We need growth because otherwise our economies will collapse, and other myths

Time to dismantle the growth narrative. In this article series, lead author of our degrowth book Living Well on a Finite Planet: Building a Caring World Beyond Growth Winne van Woerden will rebut arguments to keep defending growth one at a time.

In part one she explained what growth is and what it isn’t, and argued that we should stop conflating growth with wellbeing. In part two she argued why green growth is a dangerous illusion that is hampering efforts towards bringing economies back into balance with the living world. In this part, she will turn towards a myth that is causing many people on the political left to keep defending growth: “We need growth because otherwise our economies collapse, unemployment rises and we all are worse off.”

There may be quite some people who would agree that having economies that grow exponentially is incompatible with our planet’s ecology. But they may still keep defending growth for other reasons. A common argument to do so is that within our current economy, negative or low rates of economic growth will lead to adverse socioeconomic impacts caused by large-scale unemployment and inflation. Rather than improving human wellbeing, a degrowth economy would be only worse for all of us.

The crux lies exactly there, ‘within our current economy’.

In a capitalist economy, the strategy for providing social security and financial stability is: more growth. If such an economy becomes unable to continue its ever rising accumulation of wealth – for example during an abrupt halt in the global economy due to a pandemic – it will indeed lead to unemployment and mass impoverishment. Degrowth is often conflated with such a recession.

But degrowth is not about shrinking a growth-addicted economy, quite the opposite.

We can stop growing ánd meet our needs

Degrowth is about designing an economy that doesn’t need growth in the first place. Rather than being organised around capital accumulation, a degrowth economy is organised around meeting human needs in the absence of growth and thus in the absence of ever rising environmental pressures. So how do we do this? How can we live well within planetary limits?

To answer this question, we need to redefine social security. We know that rich countries can still meet human needs at a high standard with significantly less resources and energy than they presently use (other sources can be found here and here and here). To ensure that a degrowth transition happens in a just matter, we need thorough policies. We will briefly describe three.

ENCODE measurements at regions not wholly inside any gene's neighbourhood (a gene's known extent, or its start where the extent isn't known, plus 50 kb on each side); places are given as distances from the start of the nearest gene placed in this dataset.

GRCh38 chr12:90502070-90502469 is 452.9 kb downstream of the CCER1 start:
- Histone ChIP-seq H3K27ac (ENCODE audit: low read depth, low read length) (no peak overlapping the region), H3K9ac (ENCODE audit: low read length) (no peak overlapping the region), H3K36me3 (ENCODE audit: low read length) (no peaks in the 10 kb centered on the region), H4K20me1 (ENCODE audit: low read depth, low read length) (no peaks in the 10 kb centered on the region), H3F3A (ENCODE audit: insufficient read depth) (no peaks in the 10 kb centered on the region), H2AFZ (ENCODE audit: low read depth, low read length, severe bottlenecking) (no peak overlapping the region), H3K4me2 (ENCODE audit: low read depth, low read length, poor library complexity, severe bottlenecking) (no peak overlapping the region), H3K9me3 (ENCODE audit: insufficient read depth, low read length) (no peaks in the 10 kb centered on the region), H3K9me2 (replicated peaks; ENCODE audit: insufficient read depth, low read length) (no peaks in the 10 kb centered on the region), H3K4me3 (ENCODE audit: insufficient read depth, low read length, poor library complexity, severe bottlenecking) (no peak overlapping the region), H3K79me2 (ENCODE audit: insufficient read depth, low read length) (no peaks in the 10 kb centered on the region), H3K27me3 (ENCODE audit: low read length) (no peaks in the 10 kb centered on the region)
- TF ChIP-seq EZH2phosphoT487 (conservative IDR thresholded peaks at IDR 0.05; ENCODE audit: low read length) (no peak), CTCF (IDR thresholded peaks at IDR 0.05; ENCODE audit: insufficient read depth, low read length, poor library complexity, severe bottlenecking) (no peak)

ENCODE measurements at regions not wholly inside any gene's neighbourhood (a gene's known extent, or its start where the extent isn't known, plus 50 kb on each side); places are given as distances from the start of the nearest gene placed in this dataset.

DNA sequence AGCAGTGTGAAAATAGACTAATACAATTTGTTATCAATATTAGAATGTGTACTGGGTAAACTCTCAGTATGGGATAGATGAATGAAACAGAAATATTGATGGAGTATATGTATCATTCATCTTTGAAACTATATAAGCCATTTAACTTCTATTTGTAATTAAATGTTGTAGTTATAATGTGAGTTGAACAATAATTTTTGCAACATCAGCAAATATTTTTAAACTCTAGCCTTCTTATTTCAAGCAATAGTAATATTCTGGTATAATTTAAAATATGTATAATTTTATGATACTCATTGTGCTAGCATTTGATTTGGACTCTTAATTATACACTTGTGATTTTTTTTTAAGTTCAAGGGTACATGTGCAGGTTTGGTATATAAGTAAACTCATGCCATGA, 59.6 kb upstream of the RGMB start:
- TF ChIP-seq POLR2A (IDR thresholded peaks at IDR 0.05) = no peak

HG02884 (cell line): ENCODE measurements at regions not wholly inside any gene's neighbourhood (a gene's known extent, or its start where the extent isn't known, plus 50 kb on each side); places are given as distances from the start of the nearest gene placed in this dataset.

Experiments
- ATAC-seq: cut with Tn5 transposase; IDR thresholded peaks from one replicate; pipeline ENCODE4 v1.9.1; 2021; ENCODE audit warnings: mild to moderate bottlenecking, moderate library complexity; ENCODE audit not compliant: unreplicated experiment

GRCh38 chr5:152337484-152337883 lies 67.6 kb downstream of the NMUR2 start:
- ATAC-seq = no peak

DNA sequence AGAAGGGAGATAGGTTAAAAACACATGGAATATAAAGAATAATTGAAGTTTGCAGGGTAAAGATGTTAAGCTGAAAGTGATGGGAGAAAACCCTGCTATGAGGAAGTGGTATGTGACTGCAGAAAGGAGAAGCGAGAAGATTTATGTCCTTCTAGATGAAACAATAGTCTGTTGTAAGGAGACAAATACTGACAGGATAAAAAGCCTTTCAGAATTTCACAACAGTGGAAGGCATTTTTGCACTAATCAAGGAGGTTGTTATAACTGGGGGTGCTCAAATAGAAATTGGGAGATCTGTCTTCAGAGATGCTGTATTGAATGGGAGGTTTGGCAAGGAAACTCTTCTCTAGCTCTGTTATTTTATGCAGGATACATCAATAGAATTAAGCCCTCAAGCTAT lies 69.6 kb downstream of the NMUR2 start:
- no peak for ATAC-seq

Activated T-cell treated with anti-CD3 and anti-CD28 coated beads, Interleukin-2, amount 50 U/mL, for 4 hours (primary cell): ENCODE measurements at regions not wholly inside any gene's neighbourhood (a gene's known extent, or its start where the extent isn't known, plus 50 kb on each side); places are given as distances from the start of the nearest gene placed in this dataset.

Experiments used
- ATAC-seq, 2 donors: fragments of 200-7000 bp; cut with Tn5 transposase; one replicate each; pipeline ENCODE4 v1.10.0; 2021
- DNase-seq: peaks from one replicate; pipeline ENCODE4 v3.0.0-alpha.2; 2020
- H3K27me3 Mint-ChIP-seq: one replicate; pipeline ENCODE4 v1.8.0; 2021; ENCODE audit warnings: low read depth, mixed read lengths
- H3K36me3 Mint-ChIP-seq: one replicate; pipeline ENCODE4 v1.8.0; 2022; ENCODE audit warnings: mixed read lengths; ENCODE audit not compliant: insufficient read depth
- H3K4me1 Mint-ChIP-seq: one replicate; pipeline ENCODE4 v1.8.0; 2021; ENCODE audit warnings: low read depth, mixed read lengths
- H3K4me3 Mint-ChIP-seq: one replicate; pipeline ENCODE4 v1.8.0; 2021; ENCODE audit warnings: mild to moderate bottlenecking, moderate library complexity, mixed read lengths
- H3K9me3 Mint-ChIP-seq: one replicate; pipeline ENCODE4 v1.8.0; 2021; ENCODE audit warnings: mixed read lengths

Justice as the antidote to growth

In our Degrowth book, we write that “every capitalist system needs growth to accumulate more capital and produces inequality somewhere during its accumulation process”. Since economic wealth is intrinsically tied to the extraction of energy and material resources, degrowth’s aim to diminish the latter will lead to a reduction in the former.

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A just degrowth transition requires that economic wealth is captured for public use rather than for elite consumption and capital accumulation. Currently, growth is often used by political leaders as an excuse to not redistribute (‘if we will grow the pie of the economy as a whole, more will “trickle down” to poorer people’). In other words, growth has become a substitute for equality. But if growth is a substitute for equality, then by the same logic, equality can be a substitute for growth. An economy without growth as its central goal, will need to have justice at its core instead.

This is why a crucial degrowth policy is a (more) progressive distribution of existing wealth and income in our economy. By sharing what we already have more fairly, we can improve human welfare and achieve social objectives without needing to plunder the Earth for more.

From redistribution to predistribution

We can introduce a high marginal tax rate on top income (for example similar to an 80% average tax rate in the US from 1943 to 1983), which would also include income from capital in the form of dividends or capital gains. We could also introduce a maximum wage policy (meaning that income over a certain threshold faces a 100% rate of tax). The maximum wage could be set in proportion to a minimum wage, for example at no more than 5 times the minimum legal wage. We can introduce a wealth tax to cut the purchasing power of the rich, as Thomas Piketty has proposed in Capital in the 21th Century, and a financial transaction tax.

Besides redistributive policy measures, we can introduce fairer policies that focus on the level of wealth creation to begin with, also known as ‘predistributive measures’. Think of democratising economic provisioning and encouraging cooperative ownership structures where economic value is collectively stewarded by the people who create it, instead of being siphoned off to shareholders. Or we can go further by preventing the accumulation of wealth from properties, abolishing private property and eliminating economics rents entirely.

Less SUV’s, more care